Read the BGP chapter in Doyle II and Halabi, spend enough time labbing to fully understand all of the protocol features and routing policy concepts and you will be good to go. Also Cisco Systems, Inc is a great resource I used (BGP Command Reference Guide etc).
  • jovan88jovan88 Posts: 393Member
    mikej412 wrote: »
    Start with BGP.

    Why Mike? With a basic understanding of BGP, would you be able to jump right into MPLS and leave BGP last?
  • APAAPA Posts: 959Member
    I'll always say it......... but don't skimp on reading the following.....

    BGP Design and Implementation - by Randy Zhang

    Awesome book...and mike is right..... For the BGP exam anything is fair game..... Even if the objectives don't explicitly state it!

    CCNA | CCNA:Security | CCNP | CCIP
    JNCIA:JUNOS | JNCIA:EX | JNCIS:ENT | JNCIS:SEC
    JNCIS:SP | JNCIP:SP
  • deth1kdeth1k Posts: 312Member
    I would have to disagree with you my friend, this book is not for someone who just jumped into BGP world, it's quite complex and would be more useful for someone working in ISP core/design. Internet Routing Architectures is the best one IMHO.
    APA wrote: »
    I'll always say it......... but don't skimp on reading the following.....

    BGP Design and Implementation - by Randy Zhang

    Awesome book...and mike is right..... For the BGP exam anything is fair game..... Even if the objectives don't explicitly state it!
  • j4sj4s Posts: 18Member ■□□□□□□□□□
    I started the CCIP with MPLS, now I am studying BGP, and QOS for last.

    I decided to take the exams in the order I thought I would have most difficulty, not having looked at MPLS I decided to take it first, BGP I have a good knowledge of, and QOS very good.

    Might not make sense to some, but it is so far working for me.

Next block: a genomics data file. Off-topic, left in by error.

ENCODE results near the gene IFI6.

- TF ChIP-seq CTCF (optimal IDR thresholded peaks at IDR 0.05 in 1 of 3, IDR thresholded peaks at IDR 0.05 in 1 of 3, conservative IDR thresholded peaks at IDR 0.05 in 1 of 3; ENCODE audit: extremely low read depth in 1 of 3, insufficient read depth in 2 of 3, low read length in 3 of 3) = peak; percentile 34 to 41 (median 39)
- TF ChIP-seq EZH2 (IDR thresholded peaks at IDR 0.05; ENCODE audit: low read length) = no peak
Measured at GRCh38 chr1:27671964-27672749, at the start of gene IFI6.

I am reading the Sam Halabi book for BGP (Internet Routing Architectures). Currently on my third read through, although I have just spend the last week reading Chapters 11-12 constantly, I am also doing lab work in GNS, and looking through the command reference.
    Hoping to take the exam towards the end of September.

    For MPLS I read MPLS Fundamentals by Luc De Ghein which was a good read, that with GNS labs was enough to get me through.

    JC
  • Ryan82Ryan82 Posts: 428Member
    For anyone interested INE has a CCIP bootcamp class on demand out..
  • tomaifauchaitomaifauchai Posts: 301Member
    Geez, that LDP chapter made me go crazy icon_twisted.gif
    I've opened GNS3 to try to understand this stuff a bit! I think i get the concept but there's something i don't get yet.
    Is it normal that an Edge router who run BGP one side with "no mpls ip" and run eigrp the other side with mpls enabled can't peer with a P router?

    BGP (No mpls)
    R1
    EIGRP---MPLS enabled
    R2

    R1 can't peer with R2 - LDP

    I've watched a few labs from gns3vault.com and to be honest, when he threw me some VRF stuff with family and communities...i was totally lost :)